Netflix's Bruce Springsteen special does the impossible, it makes The Boss even better
Released this week, it's essential for any Bruce Springsteen fan.
During an old interview, Bruce Springsteen was once asked to explain the relationship that he has with his fans.
In typical fashion, The Boss perfectly summed things up by describing it as an ongoing conversation that never ends. They talk, I listen. I talk, they listen.
On this note, Springsteen on Broadway is the perfect union of three important facets of his personality.
1) His remarkable talent as a musician
2) His wit as a writer - if you've never read it, Born to Run is a wonderfully honest and moving autobiography - and most importantly...
3) Those who just love his ability to tell a good story.
Right from the off, Springsteen harnesses those onstage skills that he has perfected for the last five decades.
We're told that he's from New Jersey - a place where "everything is tinged with a little bit of fraud, including me" - and this easy-going and self-deprecating manner just effortlessly wins you over.
Tales about his childhood are nonchalantly introduced before the viewer is met with opening track 'Growin' Up'.
What's truly impressive about the performance is that every song is elevated by Springsteen's personal attachment to the lyrics and how they came into being.
Every word has a story behind it and just like the best Q&A imaginable, there's loads to be gleaned from these little fables, tales and anecdotes.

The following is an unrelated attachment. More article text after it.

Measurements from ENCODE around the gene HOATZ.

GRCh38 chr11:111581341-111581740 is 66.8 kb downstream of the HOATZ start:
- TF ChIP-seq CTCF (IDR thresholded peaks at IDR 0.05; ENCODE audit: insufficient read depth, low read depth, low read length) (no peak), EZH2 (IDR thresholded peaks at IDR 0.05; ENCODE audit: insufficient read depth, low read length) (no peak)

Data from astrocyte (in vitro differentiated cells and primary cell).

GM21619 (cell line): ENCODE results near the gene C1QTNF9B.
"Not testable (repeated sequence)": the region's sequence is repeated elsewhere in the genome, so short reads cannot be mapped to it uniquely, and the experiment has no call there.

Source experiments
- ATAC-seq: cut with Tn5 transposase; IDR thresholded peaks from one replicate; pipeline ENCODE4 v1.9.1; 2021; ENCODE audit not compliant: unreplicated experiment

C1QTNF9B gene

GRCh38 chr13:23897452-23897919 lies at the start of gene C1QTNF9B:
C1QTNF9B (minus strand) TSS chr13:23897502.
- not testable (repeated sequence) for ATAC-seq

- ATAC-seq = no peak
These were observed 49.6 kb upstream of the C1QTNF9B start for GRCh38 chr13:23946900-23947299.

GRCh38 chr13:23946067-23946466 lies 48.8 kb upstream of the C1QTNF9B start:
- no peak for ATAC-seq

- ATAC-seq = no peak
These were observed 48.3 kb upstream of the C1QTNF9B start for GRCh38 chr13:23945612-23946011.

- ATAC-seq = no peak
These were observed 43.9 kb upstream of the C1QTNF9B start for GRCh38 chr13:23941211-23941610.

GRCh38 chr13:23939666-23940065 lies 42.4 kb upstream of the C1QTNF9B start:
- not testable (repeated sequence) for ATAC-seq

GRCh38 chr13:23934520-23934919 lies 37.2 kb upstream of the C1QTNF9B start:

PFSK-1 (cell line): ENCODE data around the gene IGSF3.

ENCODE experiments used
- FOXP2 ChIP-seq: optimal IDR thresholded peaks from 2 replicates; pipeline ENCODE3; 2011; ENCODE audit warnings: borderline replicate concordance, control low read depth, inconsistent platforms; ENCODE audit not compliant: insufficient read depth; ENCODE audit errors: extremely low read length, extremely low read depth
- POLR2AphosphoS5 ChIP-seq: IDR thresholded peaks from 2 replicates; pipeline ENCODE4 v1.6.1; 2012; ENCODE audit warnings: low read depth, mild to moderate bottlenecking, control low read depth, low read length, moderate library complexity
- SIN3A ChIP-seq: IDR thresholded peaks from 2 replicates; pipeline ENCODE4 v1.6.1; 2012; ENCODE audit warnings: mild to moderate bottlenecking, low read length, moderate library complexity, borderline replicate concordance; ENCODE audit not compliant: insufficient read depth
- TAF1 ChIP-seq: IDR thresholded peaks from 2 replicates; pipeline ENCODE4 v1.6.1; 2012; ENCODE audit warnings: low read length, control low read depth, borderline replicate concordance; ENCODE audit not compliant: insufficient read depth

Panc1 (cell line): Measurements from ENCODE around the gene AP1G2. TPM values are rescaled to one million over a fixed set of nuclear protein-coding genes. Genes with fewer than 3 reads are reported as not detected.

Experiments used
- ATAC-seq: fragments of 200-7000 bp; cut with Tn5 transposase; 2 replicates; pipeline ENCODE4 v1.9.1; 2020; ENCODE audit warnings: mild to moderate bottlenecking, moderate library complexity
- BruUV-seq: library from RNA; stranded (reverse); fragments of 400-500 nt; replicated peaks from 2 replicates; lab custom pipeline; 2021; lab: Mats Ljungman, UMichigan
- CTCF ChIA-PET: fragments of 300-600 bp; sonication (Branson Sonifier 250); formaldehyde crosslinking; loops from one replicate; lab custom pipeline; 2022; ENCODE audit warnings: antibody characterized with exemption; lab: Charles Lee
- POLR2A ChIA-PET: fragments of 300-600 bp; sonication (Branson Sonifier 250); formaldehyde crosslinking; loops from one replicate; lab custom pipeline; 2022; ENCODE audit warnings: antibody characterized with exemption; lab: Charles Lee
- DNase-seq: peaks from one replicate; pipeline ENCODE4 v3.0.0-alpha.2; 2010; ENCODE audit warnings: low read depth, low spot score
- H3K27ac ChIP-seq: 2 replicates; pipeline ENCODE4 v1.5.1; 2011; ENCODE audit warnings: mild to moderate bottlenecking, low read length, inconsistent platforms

At one moment, he's performing impromptu beat poetry, the next is an unflinching deep-dive about his own insecurities and anxieties.
Whether he's ecstatic, introspective, joyful or mournful, there's never a moment when The Boss isn't absolutely fascinating company to be in.
Don't get too dragged down by any preconceived sense of melancholy though, because he's got a wicked sense of humour and Springsteen's ability to take the mickey out of himself is present at every turn.
For example, he launches into a youthful anecdote about how he felt his band were the hottest property in all of New Jersey.
One night, a local bar owner tells him the exact same thing... and then the same guy goes and sleeps with Springsteen's girlfriend. Nothing quite like a kick in the teeth to bring you back down to earth!
A future superstar that's travelling the road in squalor. A genuine Catholic boy that just loves to sin. A young man that desperately wants to leave New Jersey but still takes draws strength from his mother.
It's this duality that Springsteen revels in - the ability to be everything to everyone - and yet, he openly admits that he's a massive fraud.
Despite being known as The Boss, he happily tells the crowd that he has never worked five days a week in his life but somehow, he can still describe the life of a working man better than anyone else.
Another example, at a time when he couldn't even drive, he wrote 'Racing in the Street'.
One thing that is clear throughout is that Springsteen was born to run away from New Jersey. The guitar was his one salvation, his ticket out, his rebellion, his awakening, his means for a bigger life, his future.